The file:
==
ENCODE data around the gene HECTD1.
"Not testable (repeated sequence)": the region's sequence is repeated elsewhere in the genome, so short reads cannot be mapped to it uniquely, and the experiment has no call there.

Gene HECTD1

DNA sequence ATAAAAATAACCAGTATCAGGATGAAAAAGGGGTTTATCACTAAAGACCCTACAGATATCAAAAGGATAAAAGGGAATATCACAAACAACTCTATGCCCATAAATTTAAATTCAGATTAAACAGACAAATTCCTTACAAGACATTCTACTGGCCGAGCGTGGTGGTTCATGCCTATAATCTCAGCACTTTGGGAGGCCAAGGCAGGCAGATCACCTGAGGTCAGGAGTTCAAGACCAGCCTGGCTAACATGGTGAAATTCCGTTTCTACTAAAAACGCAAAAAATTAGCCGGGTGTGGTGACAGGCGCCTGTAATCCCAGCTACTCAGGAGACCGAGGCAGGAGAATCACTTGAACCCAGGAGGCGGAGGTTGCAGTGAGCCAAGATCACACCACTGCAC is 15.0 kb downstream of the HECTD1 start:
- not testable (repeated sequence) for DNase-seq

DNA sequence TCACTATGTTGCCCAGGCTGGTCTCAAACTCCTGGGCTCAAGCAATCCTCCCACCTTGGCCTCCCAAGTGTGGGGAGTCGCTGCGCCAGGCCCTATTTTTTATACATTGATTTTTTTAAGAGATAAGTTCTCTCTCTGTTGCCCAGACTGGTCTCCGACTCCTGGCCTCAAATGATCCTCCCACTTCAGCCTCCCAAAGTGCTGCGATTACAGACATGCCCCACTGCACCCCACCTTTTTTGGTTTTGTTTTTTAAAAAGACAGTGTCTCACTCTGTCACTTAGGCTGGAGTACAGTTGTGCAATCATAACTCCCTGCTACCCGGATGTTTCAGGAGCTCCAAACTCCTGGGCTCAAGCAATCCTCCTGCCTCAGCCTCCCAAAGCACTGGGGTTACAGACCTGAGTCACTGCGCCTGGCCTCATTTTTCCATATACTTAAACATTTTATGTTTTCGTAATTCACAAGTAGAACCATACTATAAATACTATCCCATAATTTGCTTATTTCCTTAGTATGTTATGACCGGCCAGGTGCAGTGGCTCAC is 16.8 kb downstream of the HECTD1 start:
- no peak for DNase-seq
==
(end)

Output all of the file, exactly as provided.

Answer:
ENCODE data around the gene HECTD1.
"Not testable (repeated sequence)": the region's sequence is repeated elsewhere in the genome, so short reads cannot be mapped to it uniquely, and the experiment has no call there.

Gene HECTD1

DNA sequence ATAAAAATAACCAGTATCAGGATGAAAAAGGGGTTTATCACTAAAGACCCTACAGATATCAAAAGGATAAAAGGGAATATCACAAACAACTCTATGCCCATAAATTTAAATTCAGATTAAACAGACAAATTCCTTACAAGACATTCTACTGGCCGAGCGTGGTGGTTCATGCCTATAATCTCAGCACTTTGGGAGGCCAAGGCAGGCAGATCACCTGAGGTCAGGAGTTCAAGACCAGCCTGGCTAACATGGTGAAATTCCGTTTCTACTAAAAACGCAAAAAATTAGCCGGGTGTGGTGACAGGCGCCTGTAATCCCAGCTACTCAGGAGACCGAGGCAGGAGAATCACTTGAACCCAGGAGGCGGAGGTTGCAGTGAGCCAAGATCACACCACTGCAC is 15.0 kb downstream of the HECTD1 start:
- not testable (repeated sequence) for DNase-seq

DNA sequence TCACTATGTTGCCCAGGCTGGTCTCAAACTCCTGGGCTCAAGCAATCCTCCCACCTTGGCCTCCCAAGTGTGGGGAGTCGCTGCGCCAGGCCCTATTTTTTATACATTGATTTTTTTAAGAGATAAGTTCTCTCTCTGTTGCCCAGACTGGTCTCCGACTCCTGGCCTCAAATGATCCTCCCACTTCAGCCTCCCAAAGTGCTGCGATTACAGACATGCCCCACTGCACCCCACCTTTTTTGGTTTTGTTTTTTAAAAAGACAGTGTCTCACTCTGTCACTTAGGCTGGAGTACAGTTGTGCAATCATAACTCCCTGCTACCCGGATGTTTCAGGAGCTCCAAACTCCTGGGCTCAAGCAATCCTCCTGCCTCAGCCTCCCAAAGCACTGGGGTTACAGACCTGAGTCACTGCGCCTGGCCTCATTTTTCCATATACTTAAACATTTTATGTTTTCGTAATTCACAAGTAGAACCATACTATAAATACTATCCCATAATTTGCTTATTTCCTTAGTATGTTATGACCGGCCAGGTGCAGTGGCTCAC is 16.8 kb downstream of the HECTD1 start:
- no peak for DNase-seq